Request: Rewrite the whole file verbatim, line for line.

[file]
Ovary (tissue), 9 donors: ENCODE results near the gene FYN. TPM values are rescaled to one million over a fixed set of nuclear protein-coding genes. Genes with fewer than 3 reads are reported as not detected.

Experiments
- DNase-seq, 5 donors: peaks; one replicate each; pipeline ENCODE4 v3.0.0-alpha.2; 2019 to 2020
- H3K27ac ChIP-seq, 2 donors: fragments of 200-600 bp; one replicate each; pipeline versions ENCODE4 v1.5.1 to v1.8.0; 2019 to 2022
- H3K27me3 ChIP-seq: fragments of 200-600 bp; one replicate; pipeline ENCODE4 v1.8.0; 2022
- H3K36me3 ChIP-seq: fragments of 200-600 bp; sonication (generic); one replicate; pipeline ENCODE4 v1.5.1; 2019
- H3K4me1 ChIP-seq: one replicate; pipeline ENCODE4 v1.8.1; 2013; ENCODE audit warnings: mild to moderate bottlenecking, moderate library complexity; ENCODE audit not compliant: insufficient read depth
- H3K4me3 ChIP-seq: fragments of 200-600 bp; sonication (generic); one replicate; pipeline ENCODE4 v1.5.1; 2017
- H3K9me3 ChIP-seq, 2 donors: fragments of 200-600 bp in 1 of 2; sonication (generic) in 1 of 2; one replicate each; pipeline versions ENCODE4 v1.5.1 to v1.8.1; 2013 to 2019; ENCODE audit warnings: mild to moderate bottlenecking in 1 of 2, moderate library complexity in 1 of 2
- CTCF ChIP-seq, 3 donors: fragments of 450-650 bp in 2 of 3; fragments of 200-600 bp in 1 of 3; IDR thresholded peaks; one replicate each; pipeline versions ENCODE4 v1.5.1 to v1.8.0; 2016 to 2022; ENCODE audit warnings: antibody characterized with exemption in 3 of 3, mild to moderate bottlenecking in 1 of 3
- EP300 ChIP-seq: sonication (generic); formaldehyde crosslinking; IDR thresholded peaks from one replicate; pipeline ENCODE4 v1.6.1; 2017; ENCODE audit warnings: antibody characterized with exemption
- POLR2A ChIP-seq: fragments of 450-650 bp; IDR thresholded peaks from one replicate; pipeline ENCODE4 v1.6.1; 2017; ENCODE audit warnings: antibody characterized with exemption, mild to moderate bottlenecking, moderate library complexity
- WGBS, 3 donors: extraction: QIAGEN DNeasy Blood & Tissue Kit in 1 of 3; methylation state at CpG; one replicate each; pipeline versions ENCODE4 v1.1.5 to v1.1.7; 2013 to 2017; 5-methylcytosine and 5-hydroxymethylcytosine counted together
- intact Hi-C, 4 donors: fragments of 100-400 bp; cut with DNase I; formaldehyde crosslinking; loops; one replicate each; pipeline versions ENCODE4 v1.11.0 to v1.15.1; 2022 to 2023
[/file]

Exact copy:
Ovary (tissue), 9 donors: ENCODE results near the gene FYN. TPM values are rescaled to one million over a fixed set of nuclear protein-coding genes. Genes with fewer than 3 reads are reported as not detected.

Experiments
- DNase-seq, 5 donors: peaks; one replicate each; pipeline ENCODE4 v3.0.0-alpha.2; 2019 to 2020
- H3K27ac ChIP-seq, 2 donors: fragments of 200-600 bp; one replicate each; pipeline versions ENCODE4 v1.5.1 to v1.8.0; 2019 to 2022
- H3K27me3 ChIP-seq: fragments of 200-600 bp; one replicate; pipeline ENCODE4 v1.8.0; 2022
- H3K36me3 ChIP-seq: fragments of 200-600 bp; sonication (generic); one replicate; pipeline ENCODE4 v1.5.1; 2019
- H3K4me1 ChIP-seq: one replicate; pipeline ENCODE4 v1.8.1; 2013; ENCODE audit warnings: mild to moderate bottlenecking, moderate library complexity; ENCODE audit not compliant: insufficient read depth
- H3K4me3 ChIP-seq: fragments of 200-600 bp; sonication (generic); one replicate; pipeline ENCODE4 v1.5.1; 2017
- H3K9me3 ChIP-seq, 2 donors: fragments of 200-600 bp in 1 of 2; sonication (generic) in 1 of 2; one replicate each; pipeline versions ENCODE4 v1.5.1 to v1.8.1; 2013 to 2019; ENCODE audit warnings: mild to moderate bottlenecking in 1 of 2, moderate library complexity in 1 of 2
- CTCF ChIP-seq, 3 donors: fragments of 450-650 bp in 2 of 3; fragments of 200-600 bp in 1 of 3; IDR thresholded peaks; one replicate each; pipeline versions ENCODE4 v1.5.1 to v1.8.0; 2016 to 2022; ENCODE audit warnings: antibody characterized with exemption in 3 of 3, mild to moderate bottlenecking in 1 of 3
- EP300 ChIP-seq: sonication (generic); formaldehyde crosslinking; IDR thresholded peaks from one replicate; pipeline ENCODE4 v1.6.1; 2017; ENCODE audit warnings: antibody characterized with exemption
- POLR2A ChIP-seq: fragments of 450-650 bp; IDR thresholded peaks from one replicate; pipeline ENCODE4 v1.6.1; 2017; ENCODE audit warnings: antibody characterized with exemption, mild to moderate bottlenecking, moderate library complexity
- WGBS, 3 donors: extraction: QIAGEN DNeasy Blood & Tissue Kit in 1 of 3; methylation state at CpG; one replicate each; pipeline versions ENCODE4 v1.1.5 to v1.1.7; 2013 to 2017; 5-methylcytosine and 5-hydroxymethylcytosine counted together
- intact Hi-C, 4 donors: fragments of 100-400 bp; cut with DNase I; formaldehyde crosslinking; loops; one replicate each; pipeline versions ENCODE4 v1.11.0 to v1.15.1; 2022 to 2023